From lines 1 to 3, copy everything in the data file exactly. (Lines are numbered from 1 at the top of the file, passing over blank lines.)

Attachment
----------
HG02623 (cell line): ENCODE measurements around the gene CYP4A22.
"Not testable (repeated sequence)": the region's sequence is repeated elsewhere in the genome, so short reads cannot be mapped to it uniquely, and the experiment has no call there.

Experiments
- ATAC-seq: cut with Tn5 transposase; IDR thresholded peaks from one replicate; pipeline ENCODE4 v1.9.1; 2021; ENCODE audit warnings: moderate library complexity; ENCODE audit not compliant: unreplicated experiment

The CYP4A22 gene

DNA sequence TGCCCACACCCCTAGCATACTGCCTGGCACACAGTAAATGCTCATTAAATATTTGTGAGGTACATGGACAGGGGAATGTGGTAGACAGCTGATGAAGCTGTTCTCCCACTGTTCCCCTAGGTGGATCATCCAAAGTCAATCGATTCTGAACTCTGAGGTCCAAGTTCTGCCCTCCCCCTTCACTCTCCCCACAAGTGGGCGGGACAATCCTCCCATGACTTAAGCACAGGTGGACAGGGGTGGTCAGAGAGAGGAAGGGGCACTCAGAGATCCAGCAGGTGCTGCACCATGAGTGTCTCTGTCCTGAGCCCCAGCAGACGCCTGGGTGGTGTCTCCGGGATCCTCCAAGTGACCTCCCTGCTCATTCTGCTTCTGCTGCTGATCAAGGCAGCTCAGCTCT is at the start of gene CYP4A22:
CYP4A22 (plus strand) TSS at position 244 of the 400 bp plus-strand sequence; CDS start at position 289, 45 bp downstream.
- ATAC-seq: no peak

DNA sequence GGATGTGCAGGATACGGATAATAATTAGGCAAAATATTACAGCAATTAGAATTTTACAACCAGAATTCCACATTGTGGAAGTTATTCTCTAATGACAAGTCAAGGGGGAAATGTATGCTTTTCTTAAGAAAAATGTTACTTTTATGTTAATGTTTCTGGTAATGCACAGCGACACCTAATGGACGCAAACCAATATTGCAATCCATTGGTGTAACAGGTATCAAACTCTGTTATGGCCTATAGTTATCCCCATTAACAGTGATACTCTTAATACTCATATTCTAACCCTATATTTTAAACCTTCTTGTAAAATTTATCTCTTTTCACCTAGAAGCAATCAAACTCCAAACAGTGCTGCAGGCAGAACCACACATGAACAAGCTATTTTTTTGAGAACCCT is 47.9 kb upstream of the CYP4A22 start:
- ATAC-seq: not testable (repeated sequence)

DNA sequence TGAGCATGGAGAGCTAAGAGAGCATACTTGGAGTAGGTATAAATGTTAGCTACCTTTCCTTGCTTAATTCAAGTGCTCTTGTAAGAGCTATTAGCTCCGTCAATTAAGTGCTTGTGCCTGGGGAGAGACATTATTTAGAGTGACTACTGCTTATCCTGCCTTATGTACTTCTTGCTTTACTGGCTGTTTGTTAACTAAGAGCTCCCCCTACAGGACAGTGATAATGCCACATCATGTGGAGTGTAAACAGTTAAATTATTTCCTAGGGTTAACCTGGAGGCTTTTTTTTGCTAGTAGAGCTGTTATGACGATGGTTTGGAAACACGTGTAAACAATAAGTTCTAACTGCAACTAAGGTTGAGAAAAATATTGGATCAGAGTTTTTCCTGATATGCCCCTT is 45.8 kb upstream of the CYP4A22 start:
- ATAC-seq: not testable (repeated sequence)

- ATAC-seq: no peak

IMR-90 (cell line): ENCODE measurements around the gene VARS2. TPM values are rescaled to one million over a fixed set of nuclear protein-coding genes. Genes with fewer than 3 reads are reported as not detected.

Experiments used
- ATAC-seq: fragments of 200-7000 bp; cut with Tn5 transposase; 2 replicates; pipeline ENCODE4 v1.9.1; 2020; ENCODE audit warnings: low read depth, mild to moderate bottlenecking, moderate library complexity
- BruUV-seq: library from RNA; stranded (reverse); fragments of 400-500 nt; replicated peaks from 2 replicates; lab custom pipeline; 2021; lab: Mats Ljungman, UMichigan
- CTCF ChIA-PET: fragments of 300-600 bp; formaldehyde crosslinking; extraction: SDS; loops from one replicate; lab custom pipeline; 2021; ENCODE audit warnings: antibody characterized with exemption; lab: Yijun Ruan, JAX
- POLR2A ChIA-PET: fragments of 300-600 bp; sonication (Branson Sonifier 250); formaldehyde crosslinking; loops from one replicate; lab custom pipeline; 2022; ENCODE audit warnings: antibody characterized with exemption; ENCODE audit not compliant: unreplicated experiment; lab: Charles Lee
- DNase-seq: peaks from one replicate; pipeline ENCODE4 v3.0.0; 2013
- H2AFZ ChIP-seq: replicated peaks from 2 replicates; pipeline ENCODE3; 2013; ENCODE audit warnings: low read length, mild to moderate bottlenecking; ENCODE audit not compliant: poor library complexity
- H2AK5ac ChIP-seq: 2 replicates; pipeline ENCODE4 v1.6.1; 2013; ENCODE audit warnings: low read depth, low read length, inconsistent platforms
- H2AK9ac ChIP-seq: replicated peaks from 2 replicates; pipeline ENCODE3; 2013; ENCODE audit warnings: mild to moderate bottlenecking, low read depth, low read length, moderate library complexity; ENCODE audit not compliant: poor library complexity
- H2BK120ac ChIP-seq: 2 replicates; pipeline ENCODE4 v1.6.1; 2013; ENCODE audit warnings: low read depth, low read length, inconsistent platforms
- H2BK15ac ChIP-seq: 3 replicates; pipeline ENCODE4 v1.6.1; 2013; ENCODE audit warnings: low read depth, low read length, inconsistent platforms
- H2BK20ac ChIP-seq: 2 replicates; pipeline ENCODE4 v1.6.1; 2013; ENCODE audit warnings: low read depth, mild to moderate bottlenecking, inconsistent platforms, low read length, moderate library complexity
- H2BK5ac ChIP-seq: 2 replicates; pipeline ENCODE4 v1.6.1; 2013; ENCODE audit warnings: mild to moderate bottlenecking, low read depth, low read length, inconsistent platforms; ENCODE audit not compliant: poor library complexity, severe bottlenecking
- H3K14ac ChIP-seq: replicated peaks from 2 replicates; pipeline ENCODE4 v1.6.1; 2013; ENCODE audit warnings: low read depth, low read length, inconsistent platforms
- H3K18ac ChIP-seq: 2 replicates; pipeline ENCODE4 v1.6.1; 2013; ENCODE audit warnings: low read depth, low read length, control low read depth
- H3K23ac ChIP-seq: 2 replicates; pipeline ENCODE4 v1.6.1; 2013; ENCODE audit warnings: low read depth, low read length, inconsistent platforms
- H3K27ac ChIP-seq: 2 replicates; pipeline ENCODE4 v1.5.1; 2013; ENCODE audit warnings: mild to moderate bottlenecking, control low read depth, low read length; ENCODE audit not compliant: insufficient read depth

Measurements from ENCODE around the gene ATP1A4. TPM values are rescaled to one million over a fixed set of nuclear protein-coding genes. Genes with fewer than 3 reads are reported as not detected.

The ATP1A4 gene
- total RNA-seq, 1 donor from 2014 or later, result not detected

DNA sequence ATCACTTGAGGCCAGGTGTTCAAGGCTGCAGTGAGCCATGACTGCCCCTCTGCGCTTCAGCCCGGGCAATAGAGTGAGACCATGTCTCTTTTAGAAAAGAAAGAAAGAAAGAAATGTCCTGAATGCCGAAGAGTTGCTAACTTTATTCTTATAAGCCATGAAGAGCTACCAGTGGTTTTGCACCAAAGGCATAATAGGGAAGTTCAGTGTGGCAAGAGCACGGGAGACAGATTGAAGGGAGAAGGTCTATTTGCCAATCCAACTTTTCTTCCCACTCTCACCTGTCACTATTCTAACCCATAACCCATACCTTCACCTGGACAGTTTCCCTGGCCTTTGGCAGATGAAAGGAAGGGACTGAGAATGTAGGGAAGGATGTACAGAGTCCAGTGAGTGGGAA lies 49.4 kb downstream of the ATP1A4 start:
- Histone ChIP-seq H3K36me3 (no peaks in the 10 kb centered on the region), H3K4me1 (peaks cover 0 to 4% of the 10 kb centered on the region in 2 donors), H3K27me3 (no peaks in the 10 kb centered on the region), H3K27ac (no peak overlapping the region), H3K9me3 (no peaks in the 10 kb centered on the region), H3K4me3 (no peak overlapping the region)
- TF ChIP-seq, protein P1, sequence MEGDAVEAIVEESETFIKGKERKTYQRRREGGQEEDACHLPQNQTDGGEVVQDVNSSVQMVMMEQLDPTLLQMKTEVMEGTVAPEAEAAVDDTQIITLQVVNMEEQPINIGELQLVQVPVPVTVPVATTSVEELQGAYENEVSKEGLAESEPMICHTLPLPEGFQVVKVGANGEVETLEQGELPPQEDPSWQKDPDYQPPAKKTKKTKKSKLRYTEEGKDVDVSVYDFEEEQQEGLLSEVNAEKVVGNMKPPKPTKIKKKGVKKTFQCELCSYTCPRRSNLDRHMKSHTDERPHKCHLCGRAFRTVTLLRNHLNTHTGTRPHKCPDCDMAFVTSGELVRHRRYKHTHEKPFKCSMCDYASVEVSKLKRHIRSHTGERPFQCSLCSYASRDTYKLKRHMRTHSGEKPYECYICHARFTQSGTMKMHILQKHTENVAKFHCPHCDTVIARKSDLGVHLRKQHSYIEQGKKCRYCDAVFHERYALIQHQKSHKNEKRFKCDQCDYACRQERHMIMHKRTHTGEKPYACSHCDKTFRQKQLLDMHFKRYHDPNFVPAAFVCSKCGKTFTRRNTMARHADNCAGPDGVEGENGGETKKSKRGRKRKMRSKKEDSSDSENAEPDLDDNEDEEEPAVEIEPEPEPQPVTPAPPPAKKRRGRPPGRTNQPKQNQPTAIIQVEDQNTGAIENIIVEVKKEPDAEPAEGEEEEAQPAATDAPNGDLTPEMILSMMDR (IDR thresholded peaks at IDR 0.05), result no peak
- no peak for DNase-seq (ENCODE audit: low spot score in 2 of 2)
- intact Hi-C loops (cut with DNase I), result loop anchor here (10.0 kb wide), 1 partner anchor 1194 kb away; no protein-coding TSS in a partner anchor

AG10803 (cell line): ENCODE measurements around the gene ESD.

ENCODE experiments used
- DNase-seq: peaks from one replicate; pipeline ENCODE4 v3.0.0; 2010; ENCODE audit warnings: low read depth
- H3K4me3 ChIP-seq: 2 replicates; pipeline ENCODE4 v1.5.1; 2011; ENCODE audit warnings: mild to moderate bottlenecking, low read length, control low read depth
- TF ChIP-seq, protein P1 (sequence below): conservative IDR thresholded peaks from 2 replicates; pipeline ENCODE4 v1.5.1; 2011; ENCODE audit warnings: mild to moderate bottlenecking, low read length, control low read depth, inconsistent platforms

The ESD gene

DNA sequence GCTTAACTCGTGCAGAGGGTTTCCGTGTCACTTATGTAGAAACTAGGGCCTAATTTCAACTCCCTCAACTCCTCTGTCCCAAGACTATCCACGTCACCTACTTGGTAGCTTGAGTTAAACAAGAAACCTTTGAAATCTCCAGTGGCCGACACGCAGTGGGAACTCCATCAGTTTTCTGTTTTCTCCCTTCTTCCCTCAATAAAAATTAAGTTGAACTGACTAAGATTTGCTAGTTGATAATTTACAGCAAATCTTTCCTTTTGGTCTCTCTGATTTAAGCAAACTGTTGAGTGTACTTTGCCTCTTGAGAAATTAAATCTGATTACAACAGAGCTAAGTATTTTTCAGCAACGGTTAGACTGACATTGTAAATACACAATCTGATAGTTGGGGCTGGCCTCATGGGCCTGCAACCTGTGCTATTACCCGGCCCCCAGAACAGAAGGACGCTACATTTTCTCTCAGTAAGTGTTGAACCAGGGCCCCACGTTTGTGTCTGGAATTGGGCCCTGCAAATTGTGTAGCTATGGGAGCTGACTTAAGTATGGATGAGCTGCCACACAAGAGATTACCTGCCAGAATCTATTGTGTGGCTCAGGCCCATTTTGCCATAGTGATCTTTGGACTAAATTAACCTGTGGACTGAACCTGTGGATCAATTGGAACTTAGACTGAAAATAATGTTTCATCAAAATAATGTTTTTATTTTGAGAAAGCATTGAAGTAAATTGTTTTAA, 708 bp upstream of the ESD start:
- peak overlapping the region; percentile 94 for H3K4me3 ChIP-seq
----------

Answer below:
HG02623 (cell line): ENCODE measurements around the gene CYP4A22.
"Not testable (repeated sequence)": the region's sequence is repeated elsewhere in the genome, so short reads cannot be mapped to it uniquely, and the experiment has no call there.

Experiments